The Bibb County Sheriff’s Office could begin rolling out body cameras as early as August.
The sheriff’s office has signed a contract with TASER International to purchase 200 body cameras and cover costs for data storage. In recent years, body cameras have increased in popularity among law enforcement agencies as a way to protect law enforcement officials and the people they come in contact with on a daily basis.
The sheriff’s office will provide details about the agreement and how the system will work during a County Commission committee meeting June 14, Sheriff David Davis said.
The contract says Arizona-based TASER International will provide the body cameras and “electronic server storage solutions” over a five-year period. The funding for the cameras will come from the sheriff’s office budget, which includes some money seized through settlements from gambling raids at convenience stores.
“We’re going into new territory, and other agencies are doing the same thing as we are as far as deploying them,” Davis said.
Some deputies spent part of last year testing various body camera models. The cameras have security features such as not allowing an officer to alter audio and video recordings.
The plan was to buy some cameras in early 2016, but the process of developing policies, prepping IT and putting out bids took longer than expected. Twenty companies bid to provide the cameras to the sheriff’s office.
“We had to decide when they’re going to turn on and turn off,” Davis said. “There are some examples, such as personnel issues, where they wouldn’t be recording then. Any dealing with the public, obviously the camera will be in operation.”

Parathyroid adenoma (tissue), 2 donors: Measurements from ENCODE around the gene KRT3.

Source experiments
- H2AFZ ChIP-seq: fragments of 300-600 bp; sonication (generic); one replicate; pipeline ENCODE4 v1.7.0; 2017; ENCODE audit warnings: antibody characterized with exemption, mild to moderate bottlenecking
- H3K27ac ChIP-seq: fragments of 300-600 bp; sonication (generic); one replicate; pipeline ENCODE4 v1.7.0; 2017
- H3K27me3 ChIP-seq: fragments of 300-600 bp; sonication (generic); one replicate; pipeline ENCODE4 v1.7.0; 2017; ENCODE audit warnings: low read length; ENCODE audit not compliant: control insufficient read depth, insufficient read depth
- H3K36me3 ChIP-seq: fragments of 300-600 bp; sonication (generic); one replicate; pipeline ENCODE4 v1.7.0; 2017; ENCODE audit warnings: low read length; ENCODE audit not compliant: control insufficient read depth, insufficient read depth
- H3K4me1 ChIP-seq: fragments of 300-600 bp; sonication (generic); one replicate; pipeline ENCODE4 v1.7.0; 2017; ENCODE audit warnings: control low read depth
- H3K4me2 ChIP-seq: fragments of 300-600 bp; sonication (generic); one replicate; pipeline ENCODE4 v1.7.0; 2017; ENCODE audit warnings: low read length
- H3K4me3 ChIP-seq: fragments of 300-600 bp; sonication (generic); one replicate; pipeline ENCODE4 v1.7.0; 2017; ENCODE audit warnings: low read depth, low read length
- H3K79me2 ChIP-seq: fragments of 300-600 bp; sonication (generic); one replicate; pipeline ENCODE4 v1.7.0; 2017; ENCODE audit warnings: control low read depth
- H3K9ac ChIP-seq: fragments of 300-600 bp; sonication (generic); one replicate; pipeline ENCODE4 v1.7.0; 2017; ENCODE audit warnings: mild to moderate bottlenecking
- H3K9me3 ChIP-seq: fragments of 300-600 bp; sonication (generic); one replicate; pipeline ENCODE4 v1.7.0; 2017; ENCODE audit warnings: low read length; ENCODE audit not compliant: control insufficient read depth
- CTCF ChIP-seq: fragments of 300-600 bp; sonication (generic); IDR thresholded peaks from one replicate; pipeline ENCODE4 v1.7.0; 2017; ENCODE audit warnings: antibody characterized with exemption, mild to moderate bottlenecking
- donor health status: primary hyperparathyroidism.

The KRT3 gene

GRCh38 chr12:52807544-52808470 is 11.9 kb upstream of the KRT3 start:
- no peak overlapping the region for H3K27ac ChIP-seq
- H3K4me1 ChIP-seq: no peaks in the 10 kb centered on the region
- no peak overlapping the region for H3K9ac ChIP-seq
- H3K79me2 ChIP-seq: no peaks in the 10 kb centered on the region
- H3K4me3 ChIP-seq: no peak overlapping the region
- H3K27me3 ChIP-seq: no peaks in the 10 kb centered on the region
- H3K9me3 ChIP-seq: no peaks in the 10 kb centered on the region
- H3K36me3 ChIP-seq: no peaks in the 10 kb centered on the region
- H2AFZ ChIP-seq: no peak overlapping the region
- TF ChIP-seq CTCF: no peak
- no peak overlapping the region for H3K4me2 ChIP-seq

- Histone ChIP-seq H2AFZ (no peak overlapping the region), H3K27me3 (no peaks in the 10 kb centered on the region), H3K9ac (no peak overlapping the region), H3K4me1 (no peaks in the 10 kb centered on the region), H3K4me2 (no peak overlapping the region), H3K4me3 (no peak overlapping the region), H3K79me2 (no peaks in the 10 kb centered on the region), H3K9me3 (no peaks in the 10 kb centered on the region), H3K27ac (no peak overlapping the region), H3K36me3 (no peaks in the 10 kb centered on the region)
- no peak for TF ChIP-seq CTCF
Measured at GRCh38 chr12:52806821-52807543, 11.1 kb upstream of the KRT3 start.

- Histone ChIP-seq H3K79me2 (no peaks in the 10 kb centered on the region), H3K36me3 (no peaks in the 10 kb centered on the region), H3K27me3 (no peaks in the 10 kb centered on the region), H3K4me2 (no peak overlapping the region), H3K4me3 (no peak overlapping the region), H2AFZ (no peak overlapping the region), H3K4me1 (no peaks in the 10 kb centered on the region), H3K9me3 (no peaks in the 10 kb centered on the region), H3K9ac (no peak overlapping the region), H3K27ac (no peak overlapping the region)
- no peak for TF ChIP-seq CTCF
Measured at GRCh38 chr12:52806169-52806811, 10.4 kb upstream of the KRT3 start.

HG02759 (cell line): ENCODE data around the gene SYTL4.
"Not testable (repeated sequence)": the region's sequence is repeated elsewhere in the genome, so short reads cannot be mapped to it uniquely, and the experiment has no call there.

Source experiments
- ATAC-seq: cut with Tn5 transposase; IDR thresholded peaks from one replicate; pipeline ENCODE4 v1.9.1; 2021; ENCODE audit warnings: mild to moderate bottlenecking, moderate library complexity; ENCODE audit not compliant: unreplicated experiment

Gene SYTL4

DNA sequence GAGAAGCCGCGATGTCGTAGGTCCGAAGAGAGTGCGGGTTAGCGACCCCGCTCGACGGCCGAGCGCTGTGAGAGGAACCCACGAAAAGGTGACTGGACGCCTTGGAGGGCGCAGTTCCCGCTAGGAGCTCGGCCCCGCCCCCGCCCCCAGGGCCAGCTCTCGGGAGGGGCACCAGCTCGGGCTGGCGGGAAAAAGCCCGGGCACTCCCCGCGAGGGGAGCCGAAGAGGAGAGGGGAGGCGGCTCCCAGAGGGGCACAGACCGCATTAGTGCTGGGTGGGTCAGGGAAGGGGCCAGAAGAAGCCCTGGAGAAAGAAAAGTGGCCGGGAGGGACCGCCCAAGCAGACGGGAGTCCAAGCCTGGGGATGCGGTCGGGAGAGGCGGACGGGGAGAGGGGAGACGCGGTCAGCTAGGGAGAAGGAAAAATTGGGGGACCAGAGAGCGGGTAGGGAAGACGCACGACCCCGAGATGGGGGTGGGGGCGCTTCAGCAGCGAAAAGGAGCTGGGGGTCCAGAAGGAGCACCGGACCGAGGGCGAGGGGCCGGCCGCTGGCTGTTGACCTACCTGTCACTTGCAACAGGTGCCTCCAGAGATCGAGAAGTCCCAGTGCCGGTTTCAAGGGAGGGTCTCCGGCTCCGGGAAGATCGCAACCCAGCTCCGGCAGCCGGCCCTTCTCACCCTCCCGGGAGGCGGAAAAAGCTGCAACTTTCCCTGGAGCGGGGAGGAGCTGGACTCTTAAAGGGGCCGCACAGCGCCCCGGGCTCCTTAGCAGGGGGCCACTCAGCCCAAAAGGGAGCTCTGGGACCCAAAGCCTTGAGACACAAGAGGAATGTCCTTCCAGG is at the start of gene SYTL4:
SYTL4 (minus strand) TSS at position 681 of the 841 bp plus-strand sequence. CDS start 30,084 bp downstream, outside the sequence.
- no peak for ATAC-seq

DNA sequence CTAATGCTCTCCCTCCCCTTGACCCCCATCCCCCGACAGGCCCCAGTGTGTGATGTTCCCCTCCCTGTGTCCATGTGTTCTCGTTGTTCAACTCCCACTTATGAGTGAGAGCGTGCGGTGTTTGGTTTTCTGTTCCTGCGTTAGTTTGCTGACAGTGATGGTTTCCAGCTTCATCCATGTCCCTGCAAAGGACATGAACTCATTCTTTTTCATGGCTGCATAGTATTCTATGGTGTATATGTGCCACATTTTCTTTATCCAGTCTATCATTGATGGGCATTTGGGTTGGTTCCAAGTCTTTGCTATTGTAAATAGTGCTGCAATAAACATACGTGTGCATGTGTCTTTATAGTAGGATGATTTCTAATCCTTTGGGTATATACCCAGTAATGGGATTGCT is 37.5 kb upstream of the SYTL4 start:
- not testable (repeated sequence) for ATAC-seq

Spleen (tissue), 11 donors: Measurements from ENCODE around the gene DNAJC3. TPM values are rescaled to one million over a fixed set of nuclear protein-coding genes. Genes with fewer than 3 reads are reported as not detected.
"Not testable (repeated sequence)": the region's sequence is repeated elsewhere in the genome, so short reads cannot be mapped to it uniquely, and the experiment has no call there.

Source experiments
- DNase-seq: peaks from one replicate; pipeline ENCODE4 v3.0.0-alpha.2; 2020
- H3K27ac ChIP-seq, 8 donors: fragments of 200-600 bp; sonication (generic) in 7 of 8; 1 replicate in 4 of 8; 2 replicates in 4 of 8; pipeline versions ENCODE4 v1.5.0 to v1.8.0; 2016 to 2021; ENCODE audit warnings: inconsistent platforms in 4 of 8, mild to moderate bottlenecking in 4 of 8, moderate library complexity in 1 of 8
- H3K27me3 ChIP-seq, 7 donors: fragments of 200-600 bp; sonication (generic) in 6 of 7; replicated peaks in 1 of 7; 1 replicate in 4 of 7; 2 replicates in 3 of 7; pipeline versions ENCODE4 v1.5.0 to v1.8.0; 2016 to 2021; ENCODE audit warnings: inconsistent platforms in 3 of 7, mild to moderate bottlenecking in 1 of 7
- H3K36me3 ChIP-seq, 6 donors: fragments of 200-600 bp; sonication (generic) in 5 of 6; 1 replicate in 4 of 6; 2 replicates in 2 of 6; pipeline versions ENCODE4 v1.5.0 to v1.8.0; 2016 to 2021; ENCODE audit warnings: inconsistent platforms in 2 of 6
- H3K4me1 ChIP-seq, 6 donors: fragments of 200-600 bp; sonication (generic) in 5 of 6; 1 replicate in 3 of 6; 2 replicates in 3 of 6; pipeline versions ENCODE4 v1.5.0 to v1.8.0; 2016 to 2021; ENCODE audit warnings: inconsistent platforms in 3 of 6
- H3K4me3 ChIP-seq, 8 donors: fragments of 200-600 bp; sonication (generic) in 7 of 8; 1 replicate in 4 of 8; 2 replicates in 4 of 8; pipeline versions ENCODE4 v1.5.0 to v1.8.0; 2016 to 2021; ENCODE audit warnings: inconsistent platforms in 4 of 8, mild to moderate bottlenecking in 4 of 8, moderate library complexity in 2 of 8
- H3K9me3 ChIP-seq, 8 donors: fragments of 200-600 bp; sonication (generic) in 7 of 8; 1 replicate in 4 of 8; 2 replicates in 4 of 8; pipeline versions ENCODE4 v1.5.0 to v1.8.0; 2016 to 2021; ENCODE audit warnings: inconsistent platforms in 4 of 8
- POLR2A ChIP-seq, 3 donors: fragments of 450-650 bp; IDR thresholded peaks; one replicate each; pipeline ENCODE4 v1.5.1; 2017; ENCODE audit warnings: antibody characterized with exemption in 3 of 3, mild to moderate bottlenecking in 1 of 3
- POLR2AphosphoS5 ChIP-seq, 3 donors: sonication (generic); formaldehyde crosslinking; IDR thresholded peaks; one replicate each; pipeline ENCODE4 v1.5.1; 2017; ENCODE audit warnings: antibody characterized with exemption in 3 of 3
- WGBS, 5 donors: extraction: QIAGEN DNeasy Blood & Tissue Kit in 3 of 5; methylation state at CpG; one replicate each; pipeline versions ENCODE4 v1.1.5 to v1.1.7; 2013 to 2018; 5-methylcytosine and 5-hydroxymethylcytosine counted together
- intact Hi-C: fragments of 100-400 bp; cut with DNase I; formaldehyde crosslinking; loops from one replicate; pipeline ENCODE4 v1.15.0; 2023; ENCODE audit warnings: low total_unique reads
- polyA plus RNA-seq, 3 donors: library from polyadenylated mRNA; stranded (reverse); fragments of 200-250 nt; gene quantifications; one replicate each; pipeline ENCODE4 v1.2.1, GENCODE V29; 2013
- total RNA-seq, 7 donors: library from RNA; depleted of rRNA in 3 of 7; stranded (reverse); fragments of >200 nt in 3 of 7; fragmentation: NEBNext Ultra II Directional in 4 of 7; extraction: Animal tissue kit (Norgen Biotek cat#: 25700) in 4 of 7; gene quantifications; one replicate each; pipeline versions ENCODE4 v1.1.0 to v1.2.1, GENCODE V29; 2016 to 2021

The prevalence of body cameras has increased in many cities in the wake of controversial shootings in places like Ferguson, Missouri, in 2014 when Michael Brown was killed by an officer. The Associated Press reported last month that some of the nation’s 20 largest cities had begun purchasing or plan to expand the number of body cameras within their police departments.
County Commissioner Scotty Shepherd, a retired Bibb County sheriff’s major, said having a body camera could backfire in instances such as having it malfunction during a controversial arrest. For instance, if the camera’s microphone stops working, then someone may claim the deputy purposely turned it off, he said.
“From the standpoint of keeping cops honest, I like that,” he said. “They’re not going to do something stupid being filmed, but most of the guys and girls are already trying to do the right thing.”
Davis said that while deputies were testing the various models of cameras, the response was a good one.
“The feedback we got both from deputies and the public was very positive,” he said.
Information from Telegraph archives has been used in this report.